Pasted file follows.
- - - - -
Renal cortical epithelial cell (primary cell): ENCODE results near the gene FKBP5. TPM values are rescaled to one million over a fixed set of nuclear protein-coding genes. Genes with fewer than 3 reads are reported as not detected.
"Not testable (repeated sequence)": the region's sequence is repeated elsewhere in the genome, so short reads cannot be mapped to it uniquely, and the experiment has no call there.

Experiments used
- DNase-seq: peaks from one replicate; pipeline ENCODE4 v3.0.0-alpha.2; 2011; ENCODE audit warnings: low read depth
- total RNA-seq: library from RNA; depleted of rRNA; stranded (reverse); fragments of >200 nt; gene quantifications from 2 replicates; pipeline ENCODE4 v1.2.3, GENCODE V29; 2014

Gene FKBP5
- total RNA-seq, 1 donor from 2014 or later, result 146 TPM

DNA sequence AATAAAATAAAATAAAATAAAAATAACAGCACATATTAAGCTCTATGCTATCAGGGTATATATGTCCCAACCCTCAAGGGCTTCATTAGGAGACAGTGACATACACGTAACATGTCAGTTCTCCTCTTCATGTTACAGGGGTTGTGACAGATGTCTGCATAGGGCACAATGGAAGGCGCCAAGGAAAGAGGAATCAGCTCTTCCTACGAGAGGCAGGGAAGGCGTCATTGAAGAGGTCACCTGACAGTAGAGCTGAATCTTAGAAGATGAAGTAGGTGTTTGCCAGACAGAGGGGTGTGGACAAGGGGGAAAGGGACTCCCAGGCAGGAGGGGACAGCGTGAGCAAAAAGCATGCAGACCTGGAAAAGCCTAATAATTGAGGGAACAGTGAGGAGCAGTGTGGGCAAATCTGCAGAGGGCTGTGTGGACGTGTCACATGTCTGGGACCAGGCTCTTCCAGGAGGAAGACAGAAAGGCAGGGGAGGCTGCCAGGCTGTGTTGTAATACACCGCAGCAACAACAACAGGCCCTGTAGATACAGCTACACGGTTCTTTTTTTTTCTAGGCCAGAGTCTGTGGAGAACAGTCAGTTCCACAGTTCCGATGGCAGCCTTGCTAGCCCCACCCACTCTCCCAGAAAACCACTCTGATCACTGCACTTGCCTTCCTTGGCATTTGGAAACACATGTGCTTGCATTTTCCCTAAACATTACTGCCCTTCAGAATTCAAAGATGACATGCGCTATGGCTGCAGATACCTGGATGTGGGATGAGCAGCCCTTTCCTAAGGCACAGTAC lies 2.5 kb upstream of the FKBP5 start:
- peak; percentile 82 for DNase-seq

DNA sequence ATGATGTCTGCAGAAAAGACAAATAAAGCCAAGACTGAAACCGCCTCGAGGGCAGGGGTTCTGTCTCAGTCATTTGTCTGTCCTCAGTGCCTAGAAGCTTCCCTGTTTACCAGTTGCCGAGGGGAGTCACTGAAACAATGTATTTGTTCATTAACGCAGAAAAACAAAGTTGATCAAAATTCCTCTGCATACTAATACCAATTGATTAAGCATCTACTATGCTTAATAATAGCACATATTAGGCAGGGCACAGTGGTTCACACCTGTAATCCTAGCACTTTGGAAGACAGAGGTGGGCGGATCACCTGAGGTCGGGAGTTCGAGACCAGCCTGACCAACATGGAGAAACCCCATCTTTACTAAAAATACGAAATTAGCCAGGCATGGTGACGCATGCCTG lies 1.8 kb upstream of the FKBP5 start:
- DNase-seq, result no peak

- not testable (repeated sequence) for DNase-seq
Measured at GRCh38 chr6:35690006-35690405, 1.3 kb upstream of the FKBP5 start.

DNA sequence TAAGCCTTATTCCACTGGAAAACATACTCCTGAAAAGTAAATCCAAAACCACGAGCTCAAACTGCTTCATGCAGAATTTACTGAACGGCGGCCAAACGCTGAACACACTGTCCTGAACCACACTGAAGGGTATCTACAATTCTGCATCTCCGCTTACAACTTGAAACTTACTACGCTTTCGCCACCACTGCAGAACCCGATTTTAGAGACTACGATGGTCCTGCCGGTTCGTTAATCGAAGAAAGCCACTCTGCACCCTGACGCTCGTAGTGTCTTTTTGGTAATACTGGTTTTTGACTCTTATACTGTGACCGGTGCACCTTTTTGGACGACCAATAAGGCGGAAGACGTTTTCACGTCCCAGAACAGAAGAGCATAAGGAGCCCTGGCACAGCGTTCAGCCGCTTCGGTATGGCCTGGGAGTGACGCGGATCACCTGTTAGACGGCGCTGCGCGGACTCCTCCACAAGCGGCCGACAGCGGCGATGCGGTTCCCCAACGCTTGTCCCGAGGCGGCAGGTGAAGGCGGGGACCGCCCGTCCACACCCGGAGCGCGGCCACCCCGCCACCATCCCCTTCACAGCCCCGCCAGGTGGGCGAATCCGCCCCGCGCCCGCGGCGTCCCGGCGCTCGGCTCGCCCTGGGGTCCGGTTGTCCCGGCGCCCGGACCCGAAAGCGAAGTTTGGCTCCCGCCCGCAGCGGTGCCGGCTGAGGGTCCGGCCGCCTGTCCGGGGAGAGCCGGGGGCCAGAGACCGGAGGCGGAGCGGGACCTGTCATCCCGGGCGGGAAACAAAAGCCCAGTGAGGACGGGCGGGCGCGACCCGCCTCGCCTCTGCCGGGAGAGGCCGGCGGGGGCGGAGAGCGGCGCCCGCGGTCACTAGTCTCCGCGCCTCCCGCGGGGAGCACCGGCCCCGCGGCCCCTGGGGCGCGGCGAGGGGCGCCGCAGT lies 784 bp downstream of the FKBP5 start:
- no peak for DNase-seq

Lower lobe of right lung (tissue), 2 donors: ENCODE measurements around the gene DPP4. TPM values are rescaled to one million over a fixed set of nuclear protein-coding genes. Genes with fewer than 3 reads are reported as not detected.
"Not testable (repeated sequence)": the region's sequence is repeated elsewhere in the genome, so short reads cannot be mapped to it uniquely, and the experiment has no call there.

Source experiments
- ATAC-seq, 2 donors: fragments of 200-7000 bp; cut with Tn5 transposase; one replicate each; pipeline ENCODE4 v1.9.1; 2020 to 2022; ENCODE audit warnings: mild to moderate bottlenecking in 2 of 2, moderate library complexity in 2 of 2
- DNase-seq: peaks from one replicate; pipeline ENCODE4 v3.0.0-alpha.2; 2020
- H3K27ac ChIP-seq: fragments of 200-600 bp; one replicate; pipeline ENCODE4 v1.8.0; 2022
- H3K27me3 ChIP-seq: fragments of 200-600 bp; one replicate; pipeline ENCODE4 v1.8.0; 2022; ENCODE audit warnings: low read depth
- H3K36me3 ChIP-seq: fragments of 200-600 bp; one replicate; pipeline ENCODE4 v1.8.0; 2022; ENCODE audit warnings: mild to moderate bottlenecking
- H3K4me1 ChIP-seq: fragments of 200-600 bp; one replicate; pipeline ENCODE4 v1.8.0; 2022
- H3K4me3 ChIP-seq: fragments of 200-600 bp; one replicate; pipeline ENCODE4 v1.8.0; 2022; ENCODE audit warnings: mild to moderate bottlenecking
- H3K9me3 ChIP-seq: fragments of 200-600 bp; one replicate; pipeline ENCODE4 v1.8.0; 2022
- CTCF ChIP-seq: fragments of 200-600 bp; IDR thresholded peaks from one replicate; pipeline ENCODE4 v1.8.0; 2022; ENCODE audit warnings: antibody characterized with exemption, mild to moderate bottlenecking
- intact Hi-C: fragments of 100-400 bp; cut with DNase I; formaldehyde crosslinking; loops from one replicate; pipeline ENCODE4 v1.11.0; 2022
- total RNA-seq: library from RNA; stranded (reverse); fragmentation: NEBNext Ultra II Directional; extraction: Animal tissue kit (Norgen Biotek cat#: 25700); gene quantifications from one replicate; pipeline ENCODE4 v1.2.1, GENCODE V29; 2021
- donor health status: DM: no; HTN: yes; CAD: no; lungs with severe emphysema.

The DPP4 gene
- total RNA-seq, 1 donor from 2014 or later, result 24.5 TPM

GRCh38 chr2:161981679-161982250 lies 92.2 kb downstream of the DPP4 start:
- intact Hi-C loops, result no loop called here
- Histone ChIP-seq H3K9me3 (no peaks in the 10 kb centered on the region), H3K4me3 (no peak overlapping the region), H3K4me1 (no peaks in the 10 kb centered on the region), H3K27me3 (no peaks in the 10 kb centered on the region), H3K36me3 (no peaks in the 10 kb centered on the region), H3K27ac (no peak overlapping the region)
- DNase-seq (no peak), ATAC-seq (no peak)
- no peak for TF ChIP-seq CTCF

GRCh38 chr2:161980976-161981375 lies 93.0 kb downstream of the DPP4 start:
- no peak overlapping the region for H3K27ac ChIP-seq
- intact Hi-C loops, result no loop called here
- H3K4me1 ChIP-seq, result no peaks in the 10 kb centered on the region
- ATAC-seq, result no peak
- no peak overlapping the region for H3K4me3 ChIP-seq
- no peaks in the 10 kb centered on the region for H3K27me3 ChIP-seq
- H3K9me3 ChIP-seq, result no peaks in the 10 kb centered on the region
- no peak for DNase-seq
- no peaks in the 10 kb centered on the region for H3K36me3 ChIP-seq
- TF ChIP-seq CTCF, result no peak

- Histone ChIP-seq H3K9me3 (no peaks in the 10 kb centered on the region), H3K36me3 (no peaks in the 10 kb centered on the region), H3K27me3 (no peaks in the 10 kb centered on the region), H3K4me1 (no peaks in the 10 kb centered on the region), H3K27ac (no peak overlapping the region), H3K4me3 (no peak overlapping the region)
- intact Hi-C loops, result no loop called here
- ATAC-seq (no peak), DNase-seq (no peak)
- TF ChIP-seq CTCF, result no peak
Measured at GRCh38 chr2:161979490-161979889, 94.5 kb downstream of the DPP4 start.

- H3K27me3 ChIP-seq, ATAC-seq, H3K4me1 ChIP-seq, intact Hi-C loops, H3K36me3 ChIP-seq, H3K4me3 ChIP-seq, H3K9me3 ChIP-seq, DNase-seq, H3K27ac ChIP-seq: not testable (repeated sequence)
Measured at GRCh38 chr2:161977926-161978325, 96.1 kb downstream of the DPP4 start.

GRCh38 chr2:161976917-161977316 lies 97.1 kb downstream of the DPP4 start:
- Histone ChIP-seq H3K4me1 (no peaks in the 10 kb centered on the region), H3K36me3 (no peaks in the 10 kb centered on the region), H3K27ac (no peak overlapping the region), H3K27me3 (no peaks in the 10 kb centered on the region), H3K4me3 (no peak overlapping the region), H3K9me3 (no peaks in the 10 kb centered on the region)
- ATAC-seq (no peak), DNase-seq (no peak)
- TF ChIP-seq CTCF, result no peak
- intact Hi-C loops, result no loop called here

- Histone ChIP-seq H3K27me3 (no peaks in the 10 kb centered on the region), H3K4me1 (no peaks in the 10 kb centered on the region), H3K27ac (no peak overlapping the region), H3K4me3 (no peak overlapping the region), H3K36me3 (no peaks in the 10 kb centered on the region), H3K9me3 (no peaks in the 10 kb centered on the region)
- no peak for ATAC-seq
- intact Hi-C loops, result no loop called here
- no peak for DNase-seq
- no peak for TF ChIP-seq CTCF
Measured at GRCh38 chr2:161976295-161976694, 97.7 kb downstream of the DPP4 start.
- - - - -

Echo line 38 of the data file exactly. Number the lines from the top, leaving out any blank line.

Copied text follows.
GRCh38 chr2:161980976-161981375 lies 93.0 kb downstream of the DPP4 start: